Rossoni fully and secretly devoted himself to his utopian city with engineer Carlo Frighi–together, they planned and drew every single street. Previously a swampland with little to no access to roads, Tresigallo’s development began quickly with the cooperation of local people, convinced of Rossoni’s passionate dream, despite the shortage of materials (Italy was in the midst of autarky after all). Rossoni and Frighi built highways, schools, parks and a sanatorium (for those with tuberculosis) and installed the first system for running water. He built a hotel and hundreds of factories–for everything from cellulose to hemp. The city experienced unprecedented population growth: in a matter of years, population rose from 500 to 9,000.

Of course, it was impossible to pull all this off without catching the attention of Mussolini. After Rossoni’s schemes were discovered (thanks to a spy), he convinced the dictator that Tresigallo was a “fascist” project, built to be replicated across the peninsula, and continued developing the city until the onset of WWII put an end to his plans. By the 1970s, most factories were shuttered and the population quickly dropped–though not as quickly as it had once risen.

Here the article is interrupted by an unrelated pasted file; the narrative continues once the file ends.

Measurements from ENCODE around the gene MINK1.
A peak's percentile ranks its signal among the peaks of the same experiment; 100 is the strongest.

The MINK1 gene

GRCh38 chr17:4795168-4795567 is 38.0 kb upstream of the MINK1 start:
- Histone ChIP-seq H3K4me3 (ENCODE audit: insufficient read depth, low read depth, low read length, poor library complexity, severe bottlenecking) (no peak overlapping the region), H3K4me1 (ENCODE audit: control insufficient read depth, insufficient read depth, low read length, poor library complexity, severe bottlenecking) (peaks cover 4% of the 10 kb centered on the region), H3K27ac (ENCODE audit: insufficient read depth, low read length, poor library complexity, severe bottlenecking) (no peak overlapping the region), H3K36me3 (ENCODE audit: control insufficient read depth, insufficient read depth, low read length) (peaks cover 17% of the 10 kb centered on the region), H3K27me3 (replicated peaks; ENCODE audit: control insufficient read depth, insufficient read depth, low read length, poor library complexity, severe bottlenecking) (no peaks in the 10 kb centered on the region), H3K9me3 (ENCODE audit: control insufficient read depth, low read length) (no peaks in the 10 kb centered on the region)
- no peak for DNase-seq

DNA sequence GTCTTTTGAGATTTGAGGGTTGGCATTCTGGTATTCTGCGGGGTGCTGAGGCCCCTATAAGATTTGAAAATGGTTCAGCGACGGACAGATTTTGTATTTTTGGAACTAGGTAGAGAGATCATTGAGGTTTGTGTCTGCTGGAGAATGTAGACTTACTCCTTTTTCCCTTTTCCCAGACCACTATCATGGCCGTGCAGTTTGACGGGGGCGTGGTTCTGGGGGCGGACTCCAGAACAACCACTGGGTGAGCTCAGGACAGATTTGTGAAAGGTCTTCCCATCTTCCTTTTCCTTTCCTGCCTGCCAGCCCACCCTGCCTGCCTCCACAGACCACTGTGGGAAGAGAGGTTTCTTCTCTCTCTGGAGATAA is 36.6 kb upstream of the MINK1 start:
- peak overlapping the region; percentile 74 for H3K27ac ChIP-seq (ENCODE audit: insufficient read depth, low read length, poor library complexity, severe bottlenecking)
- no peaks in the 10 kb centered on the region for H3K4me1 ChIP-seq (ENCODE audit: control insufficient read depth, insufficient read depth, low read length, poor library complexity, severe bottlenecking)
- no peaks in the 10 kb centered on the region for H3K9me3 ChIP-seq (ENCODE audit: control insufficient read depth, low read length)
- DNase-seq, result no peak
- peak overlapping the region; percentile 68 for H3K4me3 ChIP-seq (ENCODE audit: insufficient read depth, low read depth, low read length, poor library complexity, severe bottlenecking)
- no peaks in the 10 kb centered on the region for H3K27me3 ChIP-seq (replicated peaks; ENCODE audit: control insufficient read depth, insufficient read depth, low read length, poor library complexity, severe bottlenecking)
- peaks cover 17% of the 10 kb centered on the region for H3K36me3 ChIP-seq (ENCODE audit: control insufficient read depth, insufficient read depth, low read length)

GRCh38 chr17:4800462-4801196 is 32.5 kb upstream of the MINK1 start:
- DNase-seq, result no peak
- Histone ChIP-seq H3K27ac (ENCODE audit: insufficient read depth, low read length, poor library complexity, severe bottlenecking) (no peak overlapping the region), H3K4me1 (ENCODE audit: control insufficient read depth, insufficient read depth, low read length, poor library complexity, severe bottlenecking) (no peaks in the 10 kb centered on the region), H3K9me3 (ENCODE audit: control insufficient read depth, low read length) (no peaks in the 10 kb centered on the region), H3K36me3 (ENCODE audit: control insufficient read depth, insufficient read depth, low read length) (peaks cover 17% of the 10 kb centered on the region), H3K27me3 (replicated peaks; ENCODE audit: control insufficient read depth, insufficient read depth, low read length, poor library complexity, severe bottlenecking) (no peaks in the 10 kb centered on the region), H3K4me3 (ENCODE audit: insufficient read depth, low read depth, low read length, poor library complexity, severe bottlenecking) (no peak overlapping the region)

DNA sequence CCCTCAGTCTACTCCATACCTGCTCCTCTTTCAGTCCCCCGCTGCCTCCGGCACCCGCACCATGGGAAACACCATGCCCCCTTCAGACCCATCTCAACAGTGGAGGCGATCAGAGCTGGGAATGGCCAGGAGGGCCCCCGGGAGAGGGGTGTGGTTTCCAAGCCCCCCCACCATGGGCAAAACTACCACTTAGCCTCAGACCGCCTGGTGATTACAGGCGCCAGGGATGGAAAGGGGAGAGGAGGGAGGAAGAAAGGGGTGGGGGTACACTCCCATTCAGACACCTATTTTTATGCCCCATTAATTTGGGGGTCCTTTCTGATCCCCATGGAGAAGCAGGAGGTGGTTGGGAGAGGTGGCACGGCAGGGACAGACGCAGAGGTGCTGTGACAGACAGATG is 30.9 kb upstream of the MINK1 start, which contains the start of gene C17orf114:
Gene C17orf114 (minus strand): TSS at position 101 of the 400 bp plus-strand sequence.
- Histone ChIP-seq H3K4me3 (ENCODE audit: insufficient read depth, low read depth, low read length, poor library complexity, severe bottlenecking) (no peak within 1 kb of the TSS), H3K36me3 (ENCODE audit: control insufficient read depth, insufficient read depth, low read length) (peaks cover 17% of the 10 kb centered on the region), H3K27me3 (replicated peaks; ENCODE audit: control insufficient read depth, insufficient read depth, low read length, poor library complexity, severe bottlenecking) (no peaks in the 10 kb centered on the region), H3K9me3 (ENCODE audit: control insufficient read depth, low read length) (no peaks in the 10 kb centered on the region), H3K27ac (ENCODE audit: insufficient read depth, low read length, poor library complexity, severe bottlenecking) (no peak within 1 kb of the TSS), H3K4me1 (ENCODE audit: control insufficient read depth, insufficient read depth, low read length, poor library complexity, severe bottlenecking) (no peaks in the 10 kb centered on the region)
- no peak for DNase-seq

Today, Tresigallo is architecture in its purest state: a town, seemingly empty (just 4,000 souls remain), where rationalist forms and old signs reign like a Hollywood movie set left to itself. Little known, but an outstanding example, Tresigallo represents a unique specimen of Italian rationalism, which, mixed with some metaphysical design, creates a peculiar combination and an enigmatic effect. 

Architectural rationalism is inspired by symmetry, mathematics and geometry and is usually embodied by imposing, large stone buildings with straight lines and absolutely no ornamentation; every design feature is built for optimal functionality. This style can be seen throughout Tresigallo and in its most iconic buildings, whose structures and fontal signs have remained the same since the 1930s: Bar Roma, Campo Sportivo (a sports field), the public bathhouses, the Casa del Fascio, the Casa della Cultura. The latter, formerly a propagandistic gymnasium for young boys, is now a library and a space for art exhibits, movie screenings and other cultural events. Perhaps Tresigallo will have a second life after all. 

The large, central piazza’s fountain is marked by four gazelle, one for each of Fascist Italy’s colonies in Africa. This piazza and the surrounding streets are often thought to have inspired Italian artist Giorgio de Chirico, founder of the metaphysical art movement, though this is a myth. However, the dizzying similarity between the magical, geometrical squares of some of his most famous paintings and the architecture of Tresigallo is unarguable.